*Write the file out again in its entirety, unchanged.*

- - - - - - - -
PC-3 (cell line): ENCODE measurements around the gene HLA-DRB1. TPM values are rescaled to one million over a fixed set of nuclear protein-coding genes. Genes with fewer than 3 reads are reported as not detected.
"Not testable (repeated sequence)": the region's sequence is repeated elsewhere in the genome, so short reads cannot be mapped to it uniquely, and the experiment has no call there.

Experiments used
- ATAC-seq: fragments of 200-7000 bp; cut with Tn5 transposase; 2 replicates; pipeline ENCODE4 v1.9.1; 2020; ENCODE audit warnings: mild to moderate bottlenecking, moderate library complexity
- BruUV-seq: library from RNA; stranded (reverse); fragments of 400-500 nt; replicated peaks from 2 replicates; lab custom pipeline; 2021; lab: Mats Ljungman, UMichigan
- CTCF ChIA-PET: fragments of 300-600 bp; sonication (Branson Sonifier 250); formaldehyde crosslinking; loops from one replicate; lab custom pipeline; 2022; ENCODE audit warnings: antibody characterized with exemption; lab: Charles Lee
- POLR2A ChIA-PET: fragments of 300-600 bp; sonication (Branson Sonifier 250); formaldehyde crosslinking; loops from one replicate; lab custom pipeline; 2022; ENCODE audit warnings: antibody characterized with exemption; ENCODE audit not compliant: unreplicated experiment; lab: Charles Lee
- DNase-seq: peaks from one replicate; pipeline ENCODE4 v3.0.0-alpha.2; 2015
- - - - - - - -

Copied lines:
PC-3 (cell line): ENCODE measurements around the gene HLA-DRB1. TPM values are rescaled to one million over a fixed set of nuclear protein-coding genes. Genes with fewer than 3 reads are reported as not detected.
"Not testable (repeated sequence)": the region's sequence is repeated elsewhere in the genome, so short reads cannot be mapped to it uniquely, and the experiment has no call there.

Experiments used
- ATAC-seq: fragments of 200-7000 bp; cut with Tn5 transposase; 2 replicates; pipeline ENCODE4 v1.9.1; 2020; ENCODE audit warnings: mild to moderate bottlenecking, moderate library complexity
- BruUV-seq: library from RNA; stranded (reverse); fragments of 400-500 nt; replicated peaks from 2 replicates; lab custom pipeline; 2021; lab: Mats Ljungman, UMichigan
- CTCF ChIA-PET: fragments of 300-600 bp; sonication (Branson Sonifier 250); formaldehyde crosslinking; loops from one replicate; lab custom pipeline; 2022; ENCODE audit warnings: antibody characterized with exemption; lab: Charles Lee
- POLR2A ChIA-PET: fragments of 300-600 bp; sonication (Branson Sonifier 250); formaldehyde crosslinking; loops from one replicate; lab custom pipeline; 2022; ENCODE audit warnings: antibody characterized with exemption; ENCODE audit not compliant: unreplicated experiment; lab: Charles Lee
- DNase-seq: peaks from one replicate; pipeline ENCODE4 v3.0.0-alpha.2; 2015